The accompanying graphic describes the meteorology of parallel streets of stratocumulus clouds in an unstable planetary boundary level. It also explains why the bands get further apart and weaken due to friction as the sun sets and the daytime heating instability dissipates. Think of the circulations as three dimensional helical coils ( a slinky) with the updraft branch supporting the formation of the cloud and the downdraft branch enforcing the clear skies in between the cloud streets. The slinky comparison is actually quite appropriate.

Sunday, April 26, 2015

1567 Three

I have stood in this exact same place to paint other "seens". It is just south of the Singleton Studio and it offers a great view of three white pines reaching for the sly. The sun was on my back and it was the second warm day of the spring of 2015. A group of turkey vultures soared by and I think they landed near the pioneer homestead. There seemed to be three of everything - threee white pines, threee turkey vultures, threee blue birds, threee honey bees that investigated my palette ... It made me think of the letter from Robert Genn which was republished the day that I did this painting ... He used threee Tom Thomson paintings to illustrate his thoughts.... and yes, why shouldn't there be three e's in threee?

Saturday, April 25, 2015

1564 Making Tracks

I wanted to paint all of the snow that I could before it melted away. This is the same morning as the 1840 Homestead panting. I took a bunch of images as I was hunting for the right bit of inspiration. It was a really wet, windy day with wascally thunderstorms - the studio was the only game in town.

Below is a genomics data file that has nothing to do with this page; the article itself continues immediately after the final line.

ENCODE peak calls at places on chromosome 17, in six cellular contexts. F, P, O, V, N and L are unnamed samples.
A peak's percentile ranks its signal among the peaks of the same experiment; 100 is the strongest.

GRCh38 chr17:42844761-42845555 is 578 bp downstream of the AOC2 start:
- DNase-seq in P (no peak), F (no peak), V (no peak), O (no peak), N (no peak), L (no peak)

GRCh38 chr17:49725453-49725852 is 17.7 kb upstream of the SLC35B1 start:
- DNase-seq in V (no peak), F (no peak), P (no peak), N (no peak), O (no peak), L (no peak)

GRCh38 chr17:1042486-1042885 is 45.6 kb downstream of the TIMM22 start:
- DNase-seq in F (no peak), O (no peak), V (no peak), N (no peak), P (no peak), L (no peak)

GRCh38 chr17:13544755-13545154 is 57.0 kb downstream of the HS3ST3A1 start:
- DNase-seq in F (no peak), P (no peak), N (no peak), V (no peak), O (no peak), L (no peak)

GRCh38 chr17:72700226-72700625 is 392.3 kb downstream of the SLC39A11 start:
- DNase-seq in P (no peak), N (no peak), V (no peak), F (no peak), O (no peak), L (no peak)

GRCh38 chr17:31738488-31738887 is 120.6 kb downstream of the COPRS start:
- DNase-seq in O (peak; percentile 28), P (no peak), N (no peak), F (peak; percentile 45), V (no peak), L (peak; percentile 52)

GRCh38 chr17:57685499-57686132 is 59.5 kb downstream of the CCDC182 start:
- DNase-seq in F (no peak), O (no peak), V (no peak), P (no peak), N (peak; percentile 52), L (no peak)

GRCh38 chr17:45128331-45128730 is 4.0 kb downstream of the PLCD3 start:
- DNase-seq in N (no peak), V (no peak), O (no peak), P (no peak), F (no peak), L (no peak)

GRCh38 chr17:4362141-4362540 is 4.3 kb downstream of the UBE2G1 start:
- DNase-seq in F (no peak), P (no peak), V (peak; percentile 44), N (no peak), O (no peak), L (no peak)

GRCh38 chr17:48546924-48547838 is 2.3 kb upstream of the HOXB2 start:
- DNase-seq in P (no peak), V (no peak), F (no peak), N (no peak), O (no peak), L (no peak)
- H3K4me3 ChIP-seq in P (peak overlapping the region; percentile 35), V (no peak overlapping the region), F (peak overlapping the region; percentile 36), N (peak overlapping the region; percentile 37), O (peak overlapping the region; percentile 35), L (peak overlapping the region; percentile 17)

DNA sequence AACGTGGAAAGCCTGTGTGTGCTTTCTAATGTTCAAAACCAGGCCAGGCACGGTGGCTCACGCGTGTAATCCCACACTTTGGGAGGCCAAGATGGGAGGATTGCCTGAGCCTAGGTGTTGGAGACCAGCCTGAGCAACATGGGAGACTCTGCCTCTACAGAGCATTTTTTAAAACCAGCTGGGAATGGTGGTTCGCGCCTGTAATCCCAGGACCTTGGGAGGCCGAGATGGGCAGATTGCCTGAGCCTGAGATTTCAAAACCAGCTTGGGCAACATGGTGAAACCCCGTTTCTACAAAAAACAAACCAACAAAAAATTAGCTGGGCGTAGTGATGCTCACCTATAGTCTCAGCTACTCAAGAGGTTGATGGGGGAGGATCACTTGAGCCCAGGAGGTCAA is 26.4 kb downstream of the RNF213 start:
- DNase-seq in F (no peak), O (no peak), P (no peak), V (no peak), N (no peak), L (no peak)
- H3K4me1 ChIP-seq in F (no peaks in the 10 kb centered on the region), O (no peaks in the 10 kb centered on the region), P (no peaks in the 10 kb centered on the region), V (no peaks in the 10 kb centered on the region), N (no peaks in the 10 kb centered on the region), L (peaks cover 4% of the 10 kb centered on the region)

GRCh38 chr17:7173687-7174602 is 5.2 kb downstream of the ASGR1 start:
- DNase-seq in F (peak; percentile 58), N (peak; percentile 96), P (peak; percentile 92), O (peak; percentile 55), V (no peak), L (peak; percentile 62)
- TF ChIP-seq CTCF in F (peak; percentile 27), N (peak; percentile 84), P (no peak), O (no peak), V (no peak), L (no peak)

The tracks were much too large for the red fox that we were seeing regularly. These tracks had to be from a coyote or coywolf. The coywolf is a cross-bred predator that shares the property with us. There are many predators at Singleton Lake but they were here first and belong on the land more than we do. I give everything a safe habitat - safe from humans that is. They are not necessarily safe from each other. Brere Fox wanted to have a piece of the family cat just previous to painting this work.
I was walking. You will not see any toe or heel kicks in my tracks. The coywolf was walking as well.

Friday, April 24, 2015

1566 Pioneer Paddock

The split cedar rail fences were falling down. They were also overgrown with brambles and nasty shrubs with thorns. I imagine at one time that the livestock even had the paddock churned into mud as is the case with most barn yards. Thick grasses dominated the snowy paddock. The sumacs were spreading their influence as well. In another twenty years there would not be much left to identify the pioneer lives that were lived here. The foot prints in the painting belong to me...